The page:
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I fish the same way as you describe and found it highly successful. Had a 20lb Salmon 2 years ago doing that and also managed plenty of Sea Trout too!
 

Woody565

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Thanks very much for replies lads. Still yet to land a salmon so hoping to put the hours in the season and get the first one


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ddave07

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Thanks very much for replies lads. Still yet to land a salmon so hoping to put the hours in the season and get the first one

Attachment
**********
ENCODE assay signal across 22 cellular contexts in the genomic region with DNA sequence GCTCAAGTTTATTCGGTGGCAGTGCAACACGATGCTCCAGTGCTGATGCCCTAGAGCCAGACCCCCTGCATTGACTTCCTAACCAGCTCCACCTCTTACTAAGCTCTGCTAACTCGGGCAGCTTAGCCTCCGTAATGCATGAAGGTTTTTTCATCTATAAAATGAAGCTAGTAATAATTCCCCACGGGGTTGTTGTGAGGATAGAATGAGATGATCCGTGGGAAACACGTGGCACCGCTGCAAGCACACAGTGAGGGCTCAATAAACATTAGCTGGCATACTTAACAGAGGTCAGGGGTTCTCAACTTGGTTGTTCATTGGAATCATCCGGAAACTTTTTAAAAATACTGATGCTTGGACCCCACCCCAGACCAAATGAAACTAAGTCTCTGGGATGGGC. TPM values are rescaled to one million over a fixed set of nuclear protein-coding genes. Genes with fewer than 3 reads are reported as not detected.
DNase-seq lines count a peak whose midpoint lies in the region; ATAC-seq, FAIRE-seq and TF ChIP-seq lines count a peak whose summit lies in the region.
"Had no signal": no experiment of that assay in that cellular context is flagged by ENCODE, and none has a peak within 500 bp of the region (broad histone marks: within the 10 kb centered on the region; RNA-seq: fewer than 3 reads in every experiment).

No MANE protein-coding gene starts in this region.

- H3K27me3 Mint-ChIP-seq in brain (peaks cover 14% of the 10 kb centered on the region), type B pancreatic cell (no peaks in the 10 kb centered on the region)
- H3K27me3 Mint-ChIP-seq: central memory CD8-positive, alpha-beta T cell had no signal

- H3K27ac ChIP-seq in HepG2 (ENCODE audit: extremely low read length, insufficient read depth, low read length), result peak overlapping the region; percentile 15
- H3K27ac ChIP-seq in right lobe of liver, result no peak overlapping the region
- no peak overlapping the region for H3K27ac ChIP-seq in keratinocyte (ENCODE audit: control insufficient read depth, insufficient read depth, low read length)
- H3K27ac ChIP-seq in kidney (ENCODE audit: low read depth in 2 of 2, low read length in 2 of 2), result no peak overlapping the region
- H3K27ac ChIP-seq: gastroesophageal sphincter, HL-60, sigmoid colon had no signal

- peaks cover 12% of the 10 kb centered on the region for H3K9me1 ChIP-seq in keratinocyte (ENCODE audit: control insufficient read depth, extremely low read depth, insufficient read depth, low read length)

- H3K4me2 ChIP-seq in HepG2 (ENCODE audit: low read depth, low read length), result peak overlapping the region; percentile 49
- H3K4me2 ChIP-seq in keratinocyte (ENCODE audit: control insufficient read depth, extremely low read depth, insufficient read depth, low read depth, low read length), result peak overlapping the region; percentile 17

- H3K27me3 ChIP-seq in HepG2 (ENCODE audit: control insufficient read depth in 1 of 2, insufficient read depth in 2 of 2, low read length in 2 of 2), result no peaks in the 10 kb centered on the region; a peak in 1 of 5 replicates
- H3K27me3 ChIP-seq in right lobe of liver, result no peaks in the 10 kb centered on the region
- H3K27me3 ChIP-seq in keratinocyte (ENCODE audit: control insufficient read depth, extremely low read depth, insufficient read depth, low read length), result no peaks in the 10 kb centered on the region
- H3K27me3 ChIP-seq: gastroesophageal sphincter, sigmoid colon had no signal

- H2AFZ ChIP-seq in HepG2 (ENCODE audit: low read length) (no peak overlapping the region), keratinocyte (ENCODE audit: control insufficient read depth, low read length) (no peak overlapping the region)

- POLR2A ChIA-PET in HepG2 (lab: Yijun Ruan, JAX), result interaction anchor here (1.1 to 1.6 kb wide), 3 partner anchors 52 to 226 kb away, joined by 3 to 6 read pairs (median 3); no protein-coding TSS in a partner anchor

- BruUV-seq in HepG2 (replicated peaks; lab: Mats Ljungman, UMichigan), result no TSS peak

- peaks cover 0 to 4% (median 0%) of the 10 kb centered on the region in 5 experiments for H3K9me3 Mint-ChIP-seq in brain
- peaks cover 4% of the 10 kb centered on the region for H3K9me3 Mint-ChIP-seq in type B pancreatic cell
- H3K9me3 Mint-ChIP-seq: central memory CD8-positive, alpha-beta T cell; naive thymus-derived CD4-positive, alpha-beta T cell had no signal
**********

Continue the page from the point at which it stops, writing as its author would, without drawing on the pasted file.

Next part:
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I found I had no confidence in a tactic until I caught on it. I have good confidence using a worm, because I know it’ll catch...using an Abu Toby on the other hand, never caught a fish with it, let alone a salmon. Never seen anyone catch on one...I hear the stories, but I’m yet to believe in that one!

DD
 

Jerry

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Dan, I use two tactics for the worm. Letting it swing round or using a float and walking it down in a straight line. The float seems to work better for me when covering known lies or when fishing along a bank where the fish run. It’s surprising how many rivers and beats in the UK allow the float but you’re best asking first. Standard in Ireland.